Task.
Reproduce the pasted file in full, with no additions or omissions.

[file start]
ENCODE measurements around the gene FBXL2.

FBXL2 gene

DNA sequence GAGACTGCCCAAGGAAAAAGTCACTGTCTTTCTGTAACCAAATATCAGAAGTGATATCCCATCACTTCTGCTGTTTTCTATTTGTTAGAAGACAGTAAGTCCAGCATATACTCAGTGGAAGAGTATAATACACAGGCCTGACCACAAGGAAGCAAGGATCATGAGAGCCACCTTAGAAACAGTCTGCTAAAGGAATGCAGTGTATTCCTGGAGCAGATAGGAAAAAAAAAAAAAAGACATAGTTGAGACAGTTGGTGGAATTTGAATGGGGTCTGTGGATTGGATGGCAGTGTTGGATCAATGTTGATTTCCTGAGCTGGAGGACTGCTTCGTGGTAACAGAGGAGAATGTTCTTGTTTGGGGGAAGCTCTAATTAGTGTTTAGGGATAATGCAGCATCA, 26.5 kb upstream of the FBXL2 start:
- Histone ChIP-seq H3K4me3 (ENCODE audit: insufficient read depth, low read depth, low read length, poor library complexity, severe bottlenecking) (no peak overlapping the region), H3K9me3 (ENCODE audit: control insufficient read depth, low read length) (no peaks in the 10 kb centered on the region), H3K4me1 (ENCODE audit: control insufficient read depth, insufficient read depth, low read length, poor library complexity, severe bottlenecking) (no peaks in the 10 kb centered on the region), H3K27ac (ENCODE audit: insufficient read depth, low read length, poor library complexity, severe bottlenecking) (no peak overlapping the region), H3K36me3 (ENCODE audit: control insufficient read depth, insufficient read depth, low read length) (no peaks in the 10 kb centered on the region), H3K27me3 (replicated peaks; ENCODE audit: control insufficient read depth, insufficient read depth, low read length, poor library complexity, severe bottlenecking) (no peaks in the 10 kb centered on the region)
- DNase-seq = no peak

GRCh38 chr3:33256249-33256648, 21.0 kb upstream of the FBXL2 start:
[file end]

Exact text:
ENCODE measurements around the gene FBXL2.

FBXL2 gene

DNA sequence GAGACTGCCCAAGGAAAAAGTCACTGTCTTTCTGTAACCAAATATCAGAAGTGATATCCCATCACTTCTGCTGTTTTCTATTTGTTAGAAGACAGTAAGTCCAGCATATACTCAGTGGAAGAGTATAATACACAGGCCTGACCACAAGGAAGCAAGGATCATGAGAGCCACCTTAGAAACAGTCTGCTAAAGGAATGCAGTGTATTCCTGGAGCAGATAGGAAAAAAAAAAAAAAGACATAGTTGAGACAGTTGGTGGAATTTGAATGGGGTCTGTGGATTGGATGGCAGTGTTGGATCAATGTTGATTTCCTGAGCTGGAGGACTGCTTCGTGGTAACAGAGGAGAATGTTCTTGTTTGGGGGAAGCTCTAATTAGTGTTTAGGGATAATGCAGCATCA, 26.5 kb upstream of the FBXL2 start:
- Histone ChIP-seq H3K4me3 (ENCODE audit: insufficient read depth, low read depth, low read length, poor library complexity, severe bottlenecking) (no peak overlapping the region), H3K9me3 (ENCODE audit: control insufficient read depth, low read length) (no peaks in the 10 kb centered on the region), H3K4me1 (ENCODE audit: control insufficient read depth, insufficient read depth, low read length, poor library complexity, severe bottlenecking) (no peaks in the 10 kb centered on the region), H3K27ac (ENCODE audit: insufficient read depth, low read length, poor library complexity, severe bottlenecking) (no peak overlapping the region), H3K36me3 (ENCODE audit: control insufficient read depth, insufficient read depth, low read length) (no peaks in the 10 kb centered on the region), H3K27me3 (replicated peaks; ENCODE audit: control insufficient read depth, insufficient read depth, low read length, poor library complexity, severe bottlenecking) (no peaks in the 10 kb centered on the region)
- DNase-seq = no peak

GRCh38 chr3:33256249-33256648, 21.0 kb upstream of the FBXL2 start: